How to Test QoL

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In the recent past, there was diffuse scepticism among researchers on using QoL tests in their trials or a trend towards using non-standardised questionnaires [14]. The former is due to the high number of methods for testing QoL: by interviews (structured, semi-structured, non-structured), by questionnaires (standardised, non-standardised) and by ad hoc questions. Theoretically speaking, most of them can be easily and efficiently used in clinical practice but as already explained, cannot be comparable and useful in a clinical research setting. In fact, the ideal instrument for achieving this target should have the following characteristics: able to analyse the four "important" domains, standardised, validated, easy to be completed and cross-cultural.

During the last 15 years, different kinds of questionnaires have been developed. They range from generic instruments, designed to test QoL in almost all kinds of patients, to specific for a particular kind of cancer. In the following, we briefly summarise these tests.

The SF-36 [15] and the EuroQoL instruments [16] represent generic health state index. They are well validated and are useful especially in testing QoL in chronically ill patients. They do not take into account specific problems for cancer patients and symptoms correlated to therapy.

The next reasonable step was to develop cancer-specific QoL questionnaires. So far, the most used cancer-specific questionnaires have been: the Rotterdam Symptoms Checklist (RSCL) [17], the Cancer Rehabilitation Evaluation System Short Form (CARES-SF) [18], the Functional Living Index-Cancer (FLIC) [19] and the European Organization for Research and Quality of Life Core 30 Questionnaire (EORTC QLC-C30) [20, 21].

The latter is, so far, the most widely used and validated questionnaire. The first studies started in 1986 and the final version was published in 1993. It is a multidimensional questionnaire, self-administrated and available in different languages. It contains 30 items that explore various aspect of QoL. In the fist part, the QLC-C30 explores "generic" and various aspects of QoL by five functional scales (role, emotional, physical, cognitive and social) and 3 symptom scales (fatigue, pain nausea and vomiting). In the second part, the influence of cancer-specific manifestations (such as sleep disturbance, financial impact of the disease, appetite loss) is analysed. The third part summarises the global results by two items on global health and QoL on a 7-point Likert scale.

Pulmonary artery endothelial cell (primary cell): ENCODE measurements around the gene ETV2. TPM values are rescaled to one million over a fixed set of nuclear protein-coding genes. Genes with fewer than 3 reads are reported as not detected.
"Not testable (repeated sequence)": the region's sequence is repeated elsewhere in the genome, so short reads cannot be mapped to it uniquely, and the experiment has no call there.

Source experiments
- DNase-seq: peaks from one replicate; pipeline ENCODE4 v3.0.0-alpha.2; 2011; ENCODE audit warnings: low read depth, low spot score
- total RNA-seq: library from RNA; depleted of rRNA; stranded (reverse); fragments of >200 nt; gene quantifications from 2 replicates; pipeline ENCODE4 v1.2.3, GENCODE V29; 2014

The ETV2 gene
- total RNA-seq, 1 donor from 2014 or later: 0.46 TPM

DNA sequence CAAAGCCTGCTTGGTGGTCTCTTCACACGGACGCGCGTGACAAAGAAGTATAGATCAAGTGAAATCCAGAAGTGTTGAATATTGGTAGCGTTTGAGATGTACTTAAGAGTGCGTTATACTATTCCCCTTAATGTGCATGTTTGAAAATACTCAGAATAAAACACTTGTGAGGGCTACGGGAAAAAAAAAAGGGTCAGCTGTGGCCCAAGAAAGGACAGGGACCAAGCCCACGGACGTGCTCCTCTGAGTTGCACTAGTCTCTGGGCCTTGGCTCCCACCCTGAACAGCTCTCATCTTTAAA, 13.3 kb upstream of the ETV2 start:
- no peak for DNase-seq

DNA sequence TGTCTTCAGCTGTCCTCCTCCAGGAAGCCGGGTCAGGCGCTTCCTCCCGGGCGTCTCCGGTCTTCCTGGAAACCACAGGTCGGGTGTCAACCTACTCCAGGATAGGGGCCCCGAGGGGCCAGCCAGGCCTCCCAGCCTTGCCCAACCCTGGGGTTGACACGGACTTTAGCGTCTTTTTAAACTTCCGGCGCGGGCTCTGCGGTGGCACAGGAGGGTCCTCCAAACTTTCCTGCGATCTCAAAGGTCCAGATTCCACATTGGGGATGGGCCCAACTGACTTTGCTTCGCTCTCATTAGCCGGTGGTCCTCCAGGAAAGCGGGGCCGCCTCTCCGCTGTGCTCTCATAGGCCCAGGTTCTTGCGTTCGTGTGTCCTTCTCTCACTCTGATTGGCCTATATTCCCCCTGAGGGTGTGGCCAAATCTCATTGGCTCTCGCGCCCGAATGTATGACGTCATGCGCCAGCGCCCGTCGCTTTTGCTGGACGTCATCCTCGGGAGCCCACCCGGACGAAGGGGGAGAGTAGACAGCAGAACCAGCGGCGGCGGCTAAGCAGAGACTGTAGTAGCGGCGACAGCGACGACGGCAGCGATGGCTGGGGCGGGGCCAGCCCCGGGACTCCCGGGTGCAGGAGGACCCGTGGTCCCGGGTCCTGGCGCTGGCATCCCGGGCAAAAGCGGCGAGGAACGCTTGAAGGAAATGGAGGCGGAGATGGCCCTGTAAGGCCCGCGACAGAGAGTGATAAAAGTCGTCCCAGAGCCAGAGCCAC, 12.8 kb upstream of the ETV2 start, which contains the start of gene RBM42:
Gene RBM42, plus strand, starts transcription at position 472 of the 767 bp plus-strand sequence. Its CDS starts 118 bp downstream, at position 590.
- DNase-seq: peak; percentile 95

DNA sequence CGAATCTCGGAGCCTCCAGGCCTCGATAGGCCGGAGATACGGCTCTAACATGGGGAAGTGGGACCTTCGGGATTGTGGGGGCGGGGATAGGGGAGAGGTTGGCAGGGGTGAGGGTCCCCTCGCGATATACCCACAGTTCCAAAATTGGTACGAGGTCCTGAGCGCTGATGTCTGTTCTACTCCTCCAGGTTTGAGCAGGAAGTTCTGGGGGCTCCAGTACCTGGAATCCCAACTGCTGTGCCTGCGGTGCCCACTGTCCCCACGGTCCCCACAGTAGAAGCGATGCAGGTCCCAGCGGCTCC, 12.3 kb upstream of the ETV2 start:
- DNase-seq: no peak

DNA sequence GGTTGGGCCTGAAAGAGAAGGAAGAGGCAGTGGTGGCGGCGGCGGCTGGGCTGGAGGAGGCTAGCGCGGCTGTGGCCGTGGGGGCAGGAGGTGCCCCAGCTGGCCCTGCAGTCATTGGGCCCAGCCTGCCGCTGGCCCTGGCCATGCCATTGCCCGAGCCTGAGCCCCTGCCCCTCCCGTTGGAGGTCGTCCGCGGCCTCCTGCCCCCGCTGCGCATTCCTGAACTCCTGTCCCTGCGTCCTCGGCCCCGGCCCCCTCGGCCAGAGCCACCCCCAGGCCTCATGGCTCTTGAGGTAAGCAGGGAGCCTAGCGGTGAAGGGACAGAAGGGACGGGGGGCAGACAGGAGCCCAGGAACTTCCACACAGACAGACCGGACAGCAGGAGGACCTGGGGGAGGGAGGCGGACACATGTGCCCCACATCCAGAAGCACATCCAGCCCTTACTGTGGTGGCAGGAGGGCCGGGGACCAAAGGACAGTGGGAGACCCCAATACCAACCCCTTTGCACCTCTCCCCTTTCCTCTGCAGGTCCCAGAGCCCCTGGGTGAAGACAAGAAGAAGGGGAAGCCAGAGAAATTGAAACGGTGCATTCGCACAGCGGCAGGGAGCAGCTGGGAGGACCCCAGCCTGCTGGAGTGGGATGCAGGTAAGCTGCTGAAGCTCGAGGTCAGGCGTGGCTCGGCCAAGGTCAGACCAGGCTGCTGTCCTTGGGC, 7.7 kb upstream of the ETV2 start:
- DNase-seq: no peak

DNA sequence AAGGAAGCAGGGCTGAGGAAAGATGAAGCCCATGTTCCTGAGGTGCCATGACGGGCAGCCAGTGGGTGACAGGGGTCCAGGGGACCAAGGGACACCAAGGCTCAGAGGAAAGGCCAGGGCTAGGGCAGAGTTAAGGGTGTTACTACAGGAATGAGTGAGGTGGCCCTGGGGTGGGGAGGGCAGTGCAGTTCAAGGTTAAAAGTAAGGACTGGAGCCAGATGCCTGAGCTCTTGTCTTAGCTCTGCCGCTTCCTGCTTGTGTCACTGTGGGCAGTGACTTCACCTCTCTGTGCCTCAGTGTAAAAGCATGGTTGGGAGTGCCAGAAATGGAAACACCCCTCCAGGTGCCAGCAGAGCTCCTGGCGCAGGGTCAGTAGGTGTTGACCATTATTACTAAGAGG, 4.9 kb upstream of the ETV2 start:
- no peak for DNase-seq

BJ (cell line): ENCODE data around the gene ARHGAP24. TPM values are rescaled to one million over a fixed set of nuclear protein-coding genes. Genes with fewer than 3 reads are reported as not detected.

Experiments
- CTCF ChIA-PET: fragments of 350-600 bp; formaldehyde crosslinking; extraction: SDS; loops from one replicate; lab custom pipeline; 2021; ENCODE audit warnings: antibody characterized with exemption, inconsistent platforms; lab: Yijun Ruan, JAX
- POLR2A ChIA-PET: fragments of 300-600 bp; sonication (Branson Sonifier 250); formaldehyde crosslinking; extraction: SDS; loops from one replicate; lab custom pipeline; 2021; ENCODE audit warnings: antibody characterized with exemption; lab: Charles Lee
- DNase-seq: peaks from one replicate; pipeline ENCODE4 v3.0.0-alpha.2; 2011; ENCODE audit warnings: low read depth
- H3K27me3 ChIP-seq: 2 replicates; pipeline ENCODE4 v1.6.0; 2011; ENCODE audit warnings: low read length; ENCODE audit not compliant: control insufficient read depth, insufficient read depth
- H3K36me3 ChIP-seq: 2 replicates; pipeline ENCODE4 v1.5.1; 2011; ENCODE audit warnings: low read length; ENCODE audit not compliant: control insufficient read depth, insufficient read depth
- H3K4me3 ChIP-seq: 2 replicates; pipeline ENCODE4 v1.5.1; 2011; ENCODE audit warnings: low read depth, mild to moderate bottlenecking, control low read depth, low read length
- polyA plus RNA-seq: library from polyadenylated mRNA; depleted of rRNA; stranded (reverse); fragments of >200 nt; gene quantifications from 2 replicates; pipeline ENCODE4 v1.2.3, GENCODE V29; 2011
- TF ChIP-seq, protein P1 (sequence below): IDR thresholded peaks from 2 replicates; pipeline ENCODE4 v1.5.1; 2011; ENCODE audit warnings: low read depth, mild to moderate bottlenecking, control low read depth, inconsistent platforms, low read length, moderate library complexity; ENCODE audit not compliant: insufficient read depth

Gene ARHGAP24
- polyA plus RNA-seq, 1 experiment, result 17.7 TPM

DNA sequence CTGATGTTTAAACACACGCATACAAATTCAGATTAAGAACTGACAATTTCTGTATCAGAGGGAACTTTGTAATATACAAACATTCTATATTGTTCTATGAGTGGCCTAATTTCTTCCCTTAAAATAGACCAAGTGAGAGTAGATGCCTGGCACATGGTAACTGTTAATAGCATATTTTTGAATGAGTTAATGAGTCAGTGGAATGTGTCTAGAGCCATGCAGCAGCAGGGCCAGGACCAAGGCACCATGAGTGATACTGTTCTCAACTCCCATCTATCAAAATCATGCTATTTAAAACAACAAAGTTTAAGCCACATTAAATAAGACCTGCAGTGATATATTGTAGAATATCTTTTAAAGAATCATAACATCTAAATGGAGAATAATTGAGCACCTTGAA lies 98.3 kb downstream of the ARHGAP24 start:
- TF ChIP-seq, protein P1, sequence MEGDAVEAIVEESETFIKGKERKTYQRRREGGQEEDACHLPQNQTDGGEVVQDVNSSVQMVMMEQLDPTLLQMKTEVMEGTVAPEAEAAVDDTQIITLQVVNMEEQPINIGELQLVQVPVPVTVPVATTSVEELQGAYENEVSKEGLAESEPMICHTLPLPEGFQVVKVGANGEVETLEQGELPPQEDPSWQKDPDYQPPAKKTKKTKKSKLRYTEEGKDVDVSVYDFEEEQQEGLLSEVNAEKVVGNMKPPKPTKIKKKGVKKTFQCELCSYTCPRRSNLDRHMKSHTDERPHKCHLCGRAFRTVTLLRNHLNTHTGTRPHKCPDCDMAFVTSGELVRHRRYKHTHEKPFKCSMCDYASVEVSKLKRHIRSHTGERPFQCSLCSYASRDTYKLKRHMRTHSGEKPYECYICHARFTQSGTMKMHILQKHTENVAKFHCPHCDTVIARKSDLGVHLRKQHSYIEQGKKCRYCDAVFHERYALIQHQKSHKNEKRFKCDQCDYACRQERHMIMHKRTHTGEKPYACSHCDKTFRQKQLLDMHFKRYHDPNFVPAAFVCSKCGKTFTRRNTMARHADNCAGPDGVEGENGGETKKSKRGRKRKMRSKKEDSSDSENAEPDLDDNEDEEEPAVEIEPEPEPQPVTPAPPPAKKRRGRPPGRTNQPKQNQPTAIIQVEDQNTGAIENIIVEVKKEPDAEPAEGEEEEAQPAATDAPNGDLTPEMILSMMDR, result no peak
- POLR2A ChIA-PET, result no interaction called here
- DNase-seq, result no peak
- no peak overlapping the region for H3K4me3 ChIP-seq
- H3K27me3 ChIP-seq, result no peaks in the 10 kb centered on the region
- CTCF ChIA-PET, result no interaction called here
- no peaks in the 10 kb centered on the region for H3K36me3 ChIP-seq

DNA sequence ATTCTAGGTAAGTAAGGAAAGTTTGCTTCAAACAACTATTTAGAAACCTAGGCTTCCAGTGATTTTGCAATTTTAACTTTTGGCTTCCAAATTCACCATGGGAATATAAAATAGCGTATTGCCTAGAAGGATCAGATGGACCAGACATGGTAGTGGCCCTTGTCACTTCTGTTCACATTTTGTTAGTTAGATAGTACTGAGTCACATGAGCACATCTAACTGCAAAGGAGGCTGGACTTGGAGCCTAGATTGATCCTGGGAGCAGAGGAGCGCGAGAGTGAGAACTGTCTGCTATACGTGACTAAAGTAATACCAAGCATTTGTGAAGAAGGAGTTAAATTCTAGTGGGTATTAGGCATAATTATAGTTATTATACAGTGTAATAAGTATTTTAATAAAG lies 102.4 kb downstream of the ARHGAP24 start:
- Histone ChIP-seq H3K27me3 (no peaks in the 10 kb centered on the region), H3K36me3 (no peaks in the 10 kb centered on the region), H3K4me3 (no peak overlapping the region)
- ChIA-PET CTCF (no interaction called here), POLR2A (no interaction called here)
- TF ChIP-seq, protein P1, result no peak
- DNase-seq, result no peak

The unique feature of this test is that it represents a "core instrument" for oncologic trials as it allows collection of a broad spectrum of information on all kinds of cancer patients. In fact, during the following years, the European Organization for Research and Treatment of Cancer developed detailed guidelines for creation of a new supplemental questionnaire [22, 23] to study the effect of particular types of cancer on QoL. Modules related to brain cancer [24], breast cancer [25] and lung cancer [26] were set up. In 1999, Sprangers et al. [27] published the Colorectal Cancer-specific Quality of Life Questionnaire Module (QLQ-CR38). It is structured as 38 items, employing the four category response options as the core instrument (QLC-C30). Nineteen questions are completed by all patients and they test function (body imagine, sexual functioning) and symptoms (micturition and gastrointestinal problems, chemotherapy side effects and weight loss). The other 19 are completed only by a subgroup and check sexual problems in male or female, defecation (only in patients with intact sphincter) or stoma-related problems (only in patients with stoma). In this way, the QLQ-CR38 explores symptoms and side effects of all different treatments for colorectal cancer (surgery with or without a temporary/permanent stoma, radio-and/or chemotherapy), becoming a tailored questionnaire for all rectal cancer patients.

In our experience, as in the literature, the QLQ-CR38 plus QLC-C30 can be easily completed by most of the patients without assistance, even if they have a low education level or old age. The average time to complete both tests is 12 minutes.

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